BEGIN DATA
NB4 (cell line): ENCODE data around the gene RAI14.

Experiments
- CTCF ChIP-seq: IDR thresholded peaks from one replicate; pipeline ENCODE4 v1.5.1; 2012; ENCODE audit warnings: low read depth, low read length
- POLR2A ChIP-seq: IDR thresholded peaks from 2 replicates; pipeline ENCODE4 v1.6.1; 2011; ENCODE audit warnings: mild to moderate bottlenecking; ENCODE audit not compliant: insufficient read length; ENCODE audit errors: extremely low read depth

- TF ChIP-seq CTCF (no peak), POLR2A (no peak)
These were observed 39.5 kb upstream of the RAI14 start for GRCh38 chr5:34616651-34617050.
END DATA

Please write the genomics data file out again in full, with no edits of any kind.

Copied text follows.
NB4 (cell line): ENCODE data around the gene RAI14.

Experiments
- CTCF ChIP-seq: IDR thresholded peaks from one replicate; pipeline ENCODE4 v1.5.1; 2012; ENCODE audit warnings: low read depth, low read length
- POLR2A ChIP-seq: IDR thresholded peaks from 2 replicates; pipeline ENCODE4 v1.6.1; 2011; ENCODE audit warnings: mild to moderate bottlenecking; ENCODE audit not compliant: insufficient read length; ENCODE audit errors: extremely low read depth

- TF ChIP-seq CTCF (no peak), POLR2A (no peak)
These were observed 39.5 kb upstream of the RAI14 start for GRCh38 chr5:34616651-34617050.